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Xuan Truong Trinh

My Foreign New Year

In the many years away from my country, I have never been so glad to be welcomed as a son in a family, greeting New Year just like a Japanese.  I was lucky enough to follow my friend to Osaka and stay in her house for the New Year celebration. Five days there taught me much more about Japanese culture than I could ever imagine.

Learning to do Calligraphy.

Learning to do Calligraphy.

This moment perhaps capture my induction into a Japanese’ New Year. In the Japanese Style house, I could feel the traditional atmosphere. Items around the house held on to the past, untouched by the rapid passage of time. In this family, customs were delicately kept from being melted in globalisation.

I was lucky to be sitting next to Kenji-sama, a lover of Calligraphy. By showing me how to write simple words, he started his New Year with a different experience. Same for me, I was witnessing a holder of Japanese culture, an opportunity not everyone has. “Seeing a person’s calligraphy, much of his personalities, stream of thoughts, and even life history is told.” – I have heard. There was something familiar.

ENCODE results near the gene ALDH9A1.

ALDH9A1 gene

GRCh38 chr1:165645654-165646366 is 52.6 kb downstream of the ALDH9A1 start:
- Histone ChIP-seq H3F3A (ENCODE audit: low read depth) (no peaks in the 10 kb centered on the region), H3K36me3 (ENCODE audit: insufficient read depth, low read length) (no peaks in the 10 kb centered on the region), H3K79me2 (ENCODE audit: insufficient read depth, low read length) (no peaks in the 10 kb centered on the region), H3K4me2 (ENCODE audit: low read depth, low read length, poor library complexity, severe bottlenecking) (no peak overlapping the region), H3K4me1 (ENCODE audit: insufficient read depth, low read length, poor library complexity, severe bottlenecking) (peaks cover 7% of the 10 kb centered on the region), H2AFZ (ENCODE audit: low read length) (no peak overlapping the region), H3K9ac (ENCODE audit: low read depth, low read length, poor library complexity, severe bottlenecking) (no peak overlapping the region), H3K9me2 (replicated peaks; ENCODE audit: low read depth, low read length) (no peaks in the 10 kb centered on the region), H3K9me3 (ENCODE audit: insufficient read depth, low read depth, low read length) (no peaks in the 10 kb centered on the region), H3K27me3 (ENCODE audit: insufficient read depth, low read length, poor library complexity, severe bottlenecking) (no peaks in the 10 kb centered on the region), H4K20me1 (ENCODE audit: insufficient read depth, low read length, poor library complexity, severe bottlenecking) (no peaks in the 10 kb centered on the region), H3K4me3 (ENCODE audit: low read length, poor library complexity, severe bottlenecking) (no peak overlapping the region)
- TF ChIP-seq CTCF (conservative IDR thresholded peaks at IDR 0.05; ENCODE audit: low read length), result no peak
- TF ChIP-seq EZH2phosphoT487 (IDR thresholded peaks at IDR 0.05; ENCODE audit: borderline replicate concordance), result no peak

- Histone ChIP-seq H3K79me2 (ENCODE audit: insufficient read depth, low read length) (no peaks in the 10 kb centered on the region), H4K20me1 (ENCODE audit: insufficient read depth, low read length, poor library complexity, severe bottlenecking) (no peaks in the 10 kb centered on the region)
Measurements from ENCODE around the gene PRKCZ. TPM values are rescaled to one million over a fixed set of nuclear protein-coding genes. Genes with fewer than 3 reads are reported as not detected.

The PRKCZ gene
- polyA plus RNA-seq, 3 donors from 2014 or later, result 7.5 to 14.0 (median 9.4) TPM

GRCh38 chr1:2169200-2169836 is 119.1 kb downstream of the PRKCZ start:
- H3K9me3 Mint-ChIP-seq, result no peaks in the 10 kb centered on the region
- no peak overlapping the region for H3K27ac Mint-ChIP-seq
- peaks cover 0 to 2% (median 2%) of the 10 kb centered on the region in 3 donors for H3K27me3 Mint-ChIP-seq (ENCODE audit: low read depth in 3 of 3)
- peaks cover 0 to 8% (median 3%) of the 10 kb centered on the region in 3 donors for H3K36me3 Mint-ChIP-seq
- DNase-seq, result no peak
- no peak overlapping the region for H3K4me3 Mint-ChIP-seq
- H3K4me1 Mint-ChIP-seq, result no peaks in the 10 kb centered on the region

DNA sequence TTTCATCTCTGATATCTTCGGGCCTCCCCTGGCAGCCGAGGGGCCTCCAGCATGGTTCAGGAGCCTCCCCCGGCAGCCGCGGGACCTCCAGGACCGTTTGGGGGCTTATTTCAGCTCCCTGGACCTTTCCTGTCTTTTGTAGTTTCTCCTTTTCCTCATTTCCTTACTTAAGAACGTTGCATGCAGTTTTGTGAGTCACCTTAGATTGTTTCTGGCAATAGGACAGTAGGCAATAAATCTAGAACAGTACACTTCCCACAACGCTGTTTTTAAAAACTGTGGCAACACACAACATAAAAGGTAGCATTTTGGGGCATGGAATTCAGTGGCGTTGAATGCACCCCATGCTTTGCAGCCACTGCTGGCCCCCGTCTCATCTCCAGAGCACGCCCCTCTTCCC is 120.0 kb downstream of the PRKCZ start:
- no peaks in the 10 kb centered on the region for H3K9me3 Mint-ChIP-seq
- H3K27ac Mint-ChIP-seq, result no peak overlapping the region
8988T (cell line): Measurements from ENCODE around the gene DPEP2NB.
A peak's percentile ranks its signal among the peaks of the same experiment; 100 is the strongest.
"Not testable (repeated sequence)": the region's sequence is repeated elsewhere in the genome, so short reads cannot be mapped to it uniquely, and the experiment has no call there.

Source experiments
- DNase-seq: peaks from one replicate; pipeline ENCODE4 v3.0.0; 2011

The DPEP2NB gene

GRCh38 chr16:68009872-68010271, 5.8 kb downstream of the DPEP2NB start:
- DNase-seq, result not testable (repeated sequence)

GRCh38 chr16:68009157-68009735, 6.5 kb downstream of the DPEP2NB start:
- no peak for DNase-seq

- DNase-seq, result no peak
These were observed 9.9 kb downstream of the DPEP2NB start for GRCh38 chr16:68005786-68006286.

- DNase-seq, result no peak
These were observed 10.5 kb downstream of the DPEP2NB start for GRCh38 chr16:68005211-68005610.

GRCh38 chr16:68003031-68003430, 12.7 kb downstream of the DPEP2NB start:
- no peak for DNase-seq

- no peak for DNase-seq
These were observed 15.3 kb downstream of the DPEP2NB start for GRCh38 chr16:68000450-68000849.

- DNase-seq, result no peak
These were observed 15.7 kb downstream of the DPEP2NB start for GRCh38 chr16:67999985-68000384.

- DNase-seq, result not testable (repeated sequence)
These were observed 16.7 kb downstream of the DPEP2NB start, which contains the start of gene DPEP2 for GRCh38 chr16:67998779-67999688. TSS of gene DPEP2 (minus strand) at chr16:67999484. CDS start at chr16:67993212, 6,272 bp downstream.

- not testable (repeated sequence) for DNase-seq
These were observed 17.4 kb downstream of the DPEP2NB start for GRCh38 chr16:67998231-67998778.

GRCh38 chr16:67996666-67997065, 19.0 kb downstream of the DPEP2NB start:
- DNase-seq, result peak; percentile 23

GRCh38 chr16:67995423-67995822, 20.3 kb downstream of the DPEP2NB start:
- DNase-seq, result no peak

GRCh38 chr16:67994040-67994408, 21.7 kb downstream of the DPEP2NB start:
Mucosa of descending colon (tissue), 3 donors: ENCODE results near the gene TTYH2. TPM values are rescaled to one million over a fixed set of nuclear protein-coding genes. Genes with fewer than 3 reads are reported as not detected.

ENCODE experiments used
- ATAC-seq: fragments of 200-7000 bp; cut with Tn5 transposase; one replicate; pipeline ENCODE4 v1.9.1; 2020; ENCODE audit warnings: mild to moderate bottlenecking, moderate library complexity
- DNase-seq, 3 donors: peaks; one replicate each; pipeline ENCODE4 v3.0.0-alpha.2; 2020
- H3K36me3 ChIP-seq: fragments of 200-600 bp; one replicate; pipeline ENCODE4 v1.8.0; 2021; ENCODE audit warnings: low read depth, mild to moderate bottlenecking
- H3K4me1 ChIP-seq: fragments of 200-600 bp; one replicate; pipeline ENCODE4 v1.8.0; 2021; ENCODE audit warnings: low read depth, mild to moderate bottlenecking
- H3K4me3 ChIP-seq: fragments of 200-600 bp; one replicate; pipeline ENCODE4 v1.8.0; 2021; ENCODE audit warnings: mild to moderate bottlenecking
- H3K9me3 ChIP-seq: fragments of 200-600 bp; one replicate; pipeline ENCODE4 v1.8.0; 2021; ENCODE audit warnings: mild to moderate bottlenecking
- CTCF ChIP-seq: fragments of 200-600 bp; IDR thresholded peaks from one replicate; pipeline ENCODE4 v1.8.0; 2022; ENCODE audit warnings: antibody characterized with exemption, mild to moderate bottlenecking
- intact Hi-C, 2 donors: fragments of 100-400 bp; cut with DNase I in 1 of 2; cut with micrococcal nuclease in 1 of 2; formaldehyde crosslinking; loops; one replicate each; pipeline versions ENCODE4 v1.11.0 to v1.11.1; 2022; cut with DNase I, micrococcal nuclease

Vietnamese Calligraphy for 忍

Vietnamese Calligraphy for 忍

In Vietnamese culture, we also have calligraphy. Nonetheless, through the course of changes in language, we now use Romaji for alphabet. Along with that, Vietnamese calligraphy adapted itself to Romaji as well. As I was telling this story, I realized how Japanese and Vietnamese share similarities in culture and lifestyle. It felt like we were distant families, parting off somewhere in the past to grow in different ways, but still bear the likeness to recognise each other.

What I liked the most was how people put aside the worries of daily life to enjoy New Year together. The so called ‘Public face’ that observed in people here were opened up to create a joyful atmosphere of a Hanafuda game. I learnt then that people had very clear line between their public profile and personal profile, allowing almost no interference.

Family playing Hanafuda game in New Year

Family playing Hanafuda game in New Year

What is more, family gatherings like this are what I have rarely seen in New Zealand. Family bond is what I like about the East, which gives each person a sense of belonging, of relation to others, of being under the same roof.

It was a delightful New Year that warmed up my winter in another country. It was not only being welcomed, but also finding the intimate relationship between Japanese culture and my culture that really left in me many memorable experiences. Thanks, Japan.

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